You can picture the scene. You’ve spent a fortune on the ticket. Probably enough to buy livestock or fly Aer Lingus. You’re wrenching your feet from the stickiest floor imaginable. The scent arising from the bucket of popcorn is sending you straight to your local XtraVision on a Friday night in ’09. The substance on top is so oil rich that it’s currently attracting the CIA’s interest. Maybe you’re indulging in a glamorous lifestyle fuelled by the Pandemic Unemployment Payment (PUP). If so, you may find yourself taking a trip to the Stella Cinema: an excursion so indulgent, you feel like Caligula, if he studied PPES and lived in Ranelagh.
The lights are falling and your spirits rising. You’ve survived a year of sitting in your darkened bedroom, consuming information from a little screen and avoiding your responsibilities. Now you’ve been released to the outside world again, and found you can explore, see people, and run amok. The possibilities are unlimited, and you can rediscover everything you missed so dearly. Perhaps wisely, you’ve elected to sit in a slightly larger, slightly darker room with a much bigger screen instead.
There I was. Sinking in my seat in eager anticipation for my personal highlight of the cinema experience. You see, I have an utterly fanatical and borderline Don Draper-ish love for ads. Frequently I throw all left-wing instincts aside and bask in the glow of a corporation selling me the idea of how cool I would be if I drove a Skoda or how irresistible men would find me on the basis of my deodorant. Prostrating before IMAX and surround sound, I’m seeking pure, hedonistic advertisement escapism, and microdoses of cinematic thrill.
Frankly I’m expecting several things. I’ve walked in with a Sprite the size of a healthy toddler, fully prepared to be lambasted with an ad for a superhero flick of Spielbergian proportions. I must bear enthusiastic witness to cars flipping, bridges collapsing, and three witty quips uttered by muscle bound individuals with inhumanly perfect teeth.
Instead of being struck by booming audio and cinematic scintillation, an unreasonably sunny voice is telling me about the latest great deals at SuperValu
This sensory tsunami would ideally be followed by an ad for a tear-jerking piece of Oscar bait – a piece of cinema I will vow not to miss but will inevitably forget about once I find a slightly left-of-centre foreign film to recommend while smoking outside the Berkeley in September (“no but lads ye actually have to see Amélie, I doubt you’ve even heard of it like”).
Almost horizontal in my seat, trembling with anticipation at my first film post-pandemic – a Cumberbatch-led gulag buddy comedy, no less – the trailers begin to roll. Like a child on their first holy communion being told the bouncy castle is off limits for fear they may crease their suit, so my beloved pieces of Hollywood minutiae are snatched from my enthusiastic reach.
Instead of being struck by booming audio and cinematic scintillation, an unreasonably sunny voice is telling me about the latest great deals at SuperValu. All opportunities for escapism fall by the wayside as I am immediately reminded of the fact that my housemates have finished off the milk and the spinach in my fridge has inevitably wilted. The mundanities and little inconveniences from which I had fled are suddenly resounding through my mind. How did we come to this point of supermarket over substance?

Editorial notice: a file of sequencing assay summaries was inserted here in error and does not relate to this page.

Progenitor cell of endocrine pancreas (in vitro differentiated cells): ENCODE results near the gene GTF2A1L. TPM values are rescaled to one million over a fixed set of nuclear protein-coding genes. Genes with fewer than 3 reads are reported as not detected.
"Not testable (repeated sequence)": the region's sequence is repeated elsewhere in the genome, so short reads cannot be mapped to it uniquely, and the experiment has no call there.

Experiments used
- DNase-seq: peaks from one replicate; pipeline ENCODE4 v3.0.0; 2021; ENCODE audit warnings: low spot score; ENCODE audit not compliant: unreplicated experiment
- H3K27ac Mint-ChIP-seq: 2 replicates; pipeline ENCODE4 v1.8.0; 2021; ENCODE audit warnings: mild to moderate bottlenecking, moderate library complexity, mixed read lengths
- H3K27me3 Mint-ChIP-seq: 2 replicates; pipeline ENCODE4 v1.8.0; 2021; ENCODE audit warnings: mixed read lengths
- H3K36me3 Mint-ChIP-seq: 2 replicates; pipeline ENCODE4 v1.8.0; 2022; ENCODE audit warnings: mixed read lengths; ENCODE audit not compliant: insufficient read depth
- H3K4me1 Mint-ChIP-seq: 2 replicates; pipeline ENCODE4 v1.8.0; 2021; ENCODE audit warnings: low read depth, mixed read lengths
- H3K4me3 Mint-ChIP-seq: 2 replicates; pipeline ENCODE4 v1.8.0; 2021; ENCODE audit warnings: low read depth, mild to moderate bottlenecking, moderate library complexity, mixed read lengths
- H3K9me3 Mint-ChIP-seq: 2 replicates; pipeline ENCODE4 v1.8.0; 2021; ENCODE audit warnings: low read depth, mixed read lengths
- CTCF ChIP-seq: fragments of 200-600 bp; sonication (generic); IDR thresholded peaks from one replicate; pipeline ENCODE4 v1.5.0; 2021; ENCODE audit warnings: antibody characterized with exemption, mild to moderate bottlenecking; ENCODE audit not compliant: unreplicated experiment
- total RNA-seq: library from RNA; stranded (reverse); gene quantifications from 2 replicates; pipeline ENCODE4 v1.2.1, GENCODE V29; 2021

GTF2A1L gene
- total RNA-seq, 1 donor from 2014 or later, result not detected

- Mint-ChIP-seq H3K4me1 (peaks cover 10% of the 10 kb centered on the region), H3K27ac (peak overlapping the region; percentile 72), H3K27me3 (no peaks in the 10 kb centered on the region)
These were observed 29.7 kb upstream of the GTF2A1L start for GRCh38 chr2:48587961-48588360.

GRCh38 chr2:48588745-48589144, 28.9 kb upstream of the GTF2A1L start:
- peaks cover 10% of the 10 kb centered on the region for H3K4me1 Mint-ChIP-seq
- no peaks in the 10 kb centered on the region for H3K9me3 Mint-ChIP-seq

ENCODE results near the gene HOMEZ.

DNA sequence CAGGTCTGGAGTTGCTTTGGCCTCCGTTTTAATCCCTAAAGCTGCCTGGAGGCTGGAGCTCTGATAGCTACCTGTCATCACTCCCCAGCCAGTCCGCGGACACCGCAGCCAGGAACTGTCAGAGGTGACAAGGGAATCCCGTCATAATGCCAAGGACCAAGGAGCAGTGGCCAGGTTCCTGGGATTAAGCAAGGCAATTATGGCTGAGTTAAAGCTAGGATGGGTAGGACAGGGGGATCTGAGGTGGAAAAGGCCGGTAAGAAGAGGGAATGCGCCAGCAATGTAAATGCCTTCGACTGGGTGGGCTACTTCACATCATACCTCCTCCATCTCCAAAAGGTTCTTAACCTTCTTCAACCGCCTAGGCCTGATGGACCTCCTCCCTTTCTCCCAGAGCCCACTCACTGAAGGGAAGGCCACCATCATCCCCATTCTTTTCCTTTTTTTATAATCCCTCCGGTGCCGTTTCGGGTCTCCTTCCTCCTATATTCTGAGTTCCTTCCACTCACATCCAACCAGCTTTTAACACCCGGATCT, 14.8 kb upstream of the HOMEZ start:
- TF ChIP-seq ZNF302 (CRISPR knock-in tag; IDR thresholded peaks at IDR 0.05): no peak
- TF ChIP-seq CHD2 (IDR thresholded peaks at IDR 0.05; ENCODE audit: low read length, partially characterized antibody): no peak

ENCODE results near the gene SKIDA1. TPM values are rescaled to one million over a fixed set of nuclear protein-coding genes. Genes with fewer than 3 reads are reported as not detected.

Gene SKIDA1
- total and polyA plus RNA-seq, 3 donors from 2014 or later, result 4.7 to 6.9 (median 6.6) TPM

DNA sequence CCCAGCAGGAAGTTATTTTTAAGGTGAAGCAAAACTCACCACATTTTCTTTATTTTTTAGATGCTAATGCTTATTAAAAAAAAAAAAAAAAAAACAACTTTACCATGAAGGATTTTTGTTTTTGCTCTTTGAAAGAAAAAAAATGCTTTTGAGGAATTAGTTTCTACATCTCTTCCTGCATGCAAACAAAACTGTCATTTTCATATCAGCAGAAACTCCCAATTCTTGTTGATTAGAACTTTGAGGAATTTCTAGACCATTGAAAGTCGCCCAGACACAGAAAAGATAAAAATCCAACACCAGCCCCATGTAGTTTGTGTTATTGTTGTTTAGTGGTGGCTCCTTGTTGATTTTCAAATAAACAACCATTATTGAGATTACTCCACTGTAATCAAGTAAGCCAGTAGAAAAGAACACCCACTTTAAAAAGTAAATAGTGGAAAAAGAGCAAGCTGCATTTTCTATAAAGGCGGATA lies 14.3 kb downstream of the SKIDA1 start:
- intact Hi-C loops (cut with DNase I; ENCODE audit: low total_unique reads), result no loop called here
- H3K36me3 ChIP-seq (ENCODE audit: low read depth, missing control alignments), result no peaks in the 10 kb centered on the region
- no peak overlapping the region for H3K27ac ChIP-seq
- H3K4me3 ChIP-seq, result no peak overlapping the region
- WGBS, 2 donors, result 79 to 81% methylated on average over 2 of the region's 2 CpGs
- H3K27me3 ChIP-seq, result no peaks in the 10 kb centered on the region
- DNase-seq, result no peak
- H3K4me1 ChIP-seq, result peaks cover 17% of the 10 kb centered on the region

Aghast and disappointed, my delicate female brain now understands the fractured psyches of men seeing their beloved football teams struck down by opponents – given the fact that the administration at my local Omniplex have seemingly waged such a personal attack on my humble senses. In nervous anticipation for what comes next, and with futile hopes that the sight of Kiera Knightley looking windswept and weepy in an upcoming period piece will revive my cinema-going spirits, I await the next advertisement.
A group of people who wouldn’t be out of place in Front Square stroll on screen. But, wait: that is Front Square. Sweet Jesus let my eyes deceive me: this is an ad for Trinity
A group of people who wouldn’t be out of place in Front Square stroll on screen. But, wait: that is Front Square. The campanile flashes before me. Sweet Jesus let my eyes deceive me: this is an ad for Trinity. Neoliberal silver fox extraordinaire Patrick Prendergast turns on the charm for the camera and encourages me to “think STEM”. My brain – hardwired after three years of studying English – struggles to count syllables in a line of poetry. Scarred irredeemably by a woebegone attempt at leaving certificate physics, I can no more “think STEM” than a Jack Russell terrier can perform a Foxtrot. Far from immersing myself in the highly anticipated mystery, thrill and romance, I am thrust into a world of deadlines, administrative difficulties and lecturers having technical difficulties.
Though I have a great fondness for both the cinema and existing in a university environment, synthesising my passions amounted to nothing. Staggering out in a post-cinema daze two hours later, the reality became apparent. Like a middle aged man proposing a swinger’s retreat and ending up at a dinner party, my modest appeal being misinterpreted left me riddled with despair, apathy and nihilism. The absence of the subtle magic of the trailers left me adrift in the numerous woes of a middle class white woman who resides in a first world country. One star out of five – would not recommend it to a friend.